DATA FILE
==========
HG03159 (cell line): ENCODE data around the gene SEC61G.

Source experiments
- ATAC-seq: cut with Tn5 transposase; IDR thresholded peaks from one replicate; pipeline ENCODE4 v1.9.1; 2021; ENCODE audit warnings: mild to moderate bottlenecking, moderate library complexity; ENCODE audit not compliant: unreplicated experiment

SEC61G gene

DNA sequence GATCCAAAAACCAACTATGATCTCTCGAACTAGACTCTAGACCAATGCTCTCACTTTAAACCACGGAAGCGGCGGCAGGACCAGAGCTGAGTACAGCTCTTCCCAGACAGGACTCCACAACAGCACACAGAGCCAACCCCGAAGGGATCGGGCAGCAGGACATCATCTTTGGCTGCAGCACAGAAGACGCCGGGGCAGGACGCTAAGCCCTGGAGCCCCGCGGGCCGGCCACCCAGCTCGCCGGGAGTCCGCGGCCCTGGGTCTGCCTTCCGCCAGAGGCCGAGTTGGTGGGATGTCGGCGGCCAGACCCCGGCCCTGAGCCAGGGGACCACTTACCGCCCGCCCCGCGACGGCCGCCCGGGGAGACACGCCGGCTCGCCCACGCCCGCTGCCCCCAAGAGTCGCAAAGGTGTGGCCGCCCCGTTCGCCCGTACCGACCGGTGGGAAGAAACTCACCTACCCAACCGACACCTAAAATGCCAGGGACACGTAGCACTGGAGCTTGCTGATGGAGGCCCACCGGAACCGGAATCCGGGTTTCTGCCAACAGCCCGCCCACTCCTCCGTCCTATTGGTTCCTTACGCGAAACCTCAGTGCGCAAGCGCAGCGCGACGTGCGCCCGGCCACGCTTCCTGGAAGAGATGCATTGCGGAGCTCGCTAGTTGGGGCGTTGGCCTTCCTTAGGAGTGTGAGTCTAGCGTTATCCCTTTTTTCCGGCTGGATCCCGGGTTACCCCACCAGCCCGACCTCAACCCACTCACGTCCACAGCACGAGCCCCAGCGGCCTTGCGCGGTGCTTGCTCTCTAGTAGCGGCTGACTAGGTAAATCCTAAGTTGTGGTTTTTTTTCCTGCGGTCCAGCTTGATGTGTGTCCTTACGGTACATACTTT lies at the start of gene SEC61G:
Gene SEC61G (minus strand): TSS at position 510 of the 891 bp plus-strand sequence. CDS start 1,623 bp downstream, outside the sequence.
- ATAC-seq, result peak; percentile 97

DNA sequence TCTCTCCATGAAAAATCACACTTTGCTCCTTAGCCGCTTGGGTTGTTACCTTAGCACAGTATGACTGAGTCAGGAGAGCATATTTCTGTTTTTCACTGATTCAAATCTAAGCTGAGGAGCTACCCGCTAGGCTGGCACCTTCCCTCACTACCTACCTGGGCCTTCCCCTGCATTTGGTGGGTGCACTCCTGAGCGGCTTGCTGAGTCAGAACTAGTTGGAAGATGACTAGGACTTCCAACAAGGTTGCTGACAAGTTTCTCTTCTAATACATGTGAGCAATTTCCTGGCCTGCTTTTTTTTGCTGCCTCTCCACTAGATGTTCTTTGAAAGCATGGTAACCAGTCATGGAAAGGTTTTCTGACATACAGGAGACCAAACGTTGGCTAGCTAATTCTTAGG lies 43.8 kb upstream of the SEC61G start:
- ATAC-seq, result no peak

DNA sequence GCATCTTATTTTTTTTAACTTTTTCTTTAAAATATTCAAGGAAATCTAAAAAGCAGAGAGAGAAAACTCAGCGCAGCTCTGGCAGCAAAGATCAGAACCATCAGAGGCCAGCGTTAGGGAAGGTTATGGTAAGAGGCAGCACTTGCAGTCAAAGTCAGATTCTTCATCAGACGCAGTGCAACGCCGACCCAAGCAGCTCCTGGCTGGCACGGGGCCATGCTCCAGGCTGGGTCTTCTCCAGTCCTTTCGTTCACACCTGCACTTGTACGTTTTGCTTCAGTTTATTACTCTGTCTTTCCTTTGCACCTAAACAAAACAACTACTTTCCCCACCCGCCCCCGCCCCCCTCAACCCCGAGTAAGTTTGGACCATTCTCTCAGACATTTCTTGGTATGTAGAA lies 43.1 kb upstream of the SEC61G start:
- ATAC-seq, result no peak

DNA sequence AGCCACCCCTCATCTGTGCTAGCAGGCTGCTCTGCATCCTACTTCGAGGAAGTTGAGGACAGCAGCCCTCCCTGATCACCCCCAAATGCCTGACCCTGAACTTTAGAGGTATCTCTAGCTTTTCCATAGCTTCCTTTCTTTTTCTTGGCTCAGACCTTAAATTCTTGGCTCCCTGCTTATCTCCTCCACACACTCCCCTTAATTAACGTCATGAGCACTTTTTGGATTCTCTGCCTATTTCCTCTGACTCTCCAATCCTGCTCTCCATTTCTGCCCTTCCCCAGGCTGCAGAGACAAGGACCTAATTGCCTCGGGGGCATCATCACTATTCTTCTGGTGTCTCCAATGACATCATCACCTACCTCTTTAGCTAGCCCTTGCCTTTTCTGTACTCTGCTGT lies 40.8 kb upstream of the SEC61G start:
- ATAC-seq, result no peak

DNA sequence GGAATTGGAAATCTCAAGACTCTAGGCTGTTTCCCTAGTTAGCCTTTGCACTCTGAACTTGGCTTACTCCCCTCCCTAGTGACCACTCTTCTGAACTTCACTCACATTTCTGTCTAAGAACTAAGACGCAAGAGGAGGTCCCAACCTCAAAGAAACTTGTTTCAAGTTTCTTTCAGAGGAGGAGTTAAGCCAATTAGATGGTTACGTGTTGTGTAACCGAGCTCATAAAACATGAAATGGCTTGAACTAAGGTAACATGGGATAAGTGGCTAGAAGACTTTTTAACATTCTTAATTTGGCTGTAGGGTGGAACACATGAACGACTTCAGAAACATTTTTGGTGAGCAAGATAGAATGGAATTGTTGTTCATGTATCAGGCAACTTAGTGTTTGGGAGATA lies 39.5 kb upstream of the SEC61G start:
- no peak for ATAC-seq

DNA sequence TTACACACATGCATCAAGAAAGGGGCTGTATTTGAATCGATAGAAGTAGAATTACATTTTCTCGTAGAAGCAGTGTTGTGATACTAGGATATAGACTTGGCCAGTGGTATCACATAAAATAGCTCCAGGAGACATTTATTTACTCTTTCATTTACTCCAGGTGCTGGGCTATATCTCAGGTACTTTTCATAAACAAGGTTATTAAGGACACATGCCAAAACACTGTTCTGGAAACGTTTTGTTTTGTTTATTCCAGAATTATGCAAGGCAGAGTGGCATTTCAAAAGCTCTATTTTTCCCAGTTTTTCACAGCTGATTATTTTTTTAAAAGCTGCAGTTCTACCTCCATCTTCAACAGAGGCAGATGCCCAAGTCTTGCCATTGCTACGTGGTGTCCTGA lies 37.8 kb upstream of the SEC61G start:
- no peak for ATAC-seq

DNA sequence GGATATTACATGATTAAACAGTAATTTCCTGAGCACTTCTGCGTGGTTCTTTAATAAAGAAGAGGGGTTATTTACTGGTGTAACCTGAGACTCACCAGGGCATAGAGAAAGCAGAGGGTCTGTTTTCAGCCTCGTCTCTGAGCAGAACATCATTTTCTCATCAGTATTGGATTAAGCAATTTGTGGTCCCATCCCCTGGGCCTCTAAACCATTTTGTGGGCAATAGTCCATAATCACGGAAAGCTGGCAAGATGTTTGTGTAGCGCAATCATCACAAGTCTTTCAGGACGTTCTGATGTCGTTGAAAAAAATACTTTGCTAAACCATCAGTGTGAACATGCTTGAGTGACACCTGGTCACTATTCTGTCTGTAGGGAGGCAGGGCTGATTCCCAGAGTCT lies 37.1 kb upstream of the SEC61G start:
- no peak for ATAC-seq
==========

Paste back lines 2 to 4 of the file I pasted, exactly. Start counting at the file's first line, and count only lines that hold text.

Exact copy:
Source experiments
- ATAC-seq: cut with Tn5 transposase; IDR thresholded peaks from one replicate; pipeline ENCODE4 v1.9.1; 2021; ENCODE audit warnings: mild to moderate bottlenecking, moderate library complexity; ENCODE audit not compliant: unreplicated experiment

SEC61G gene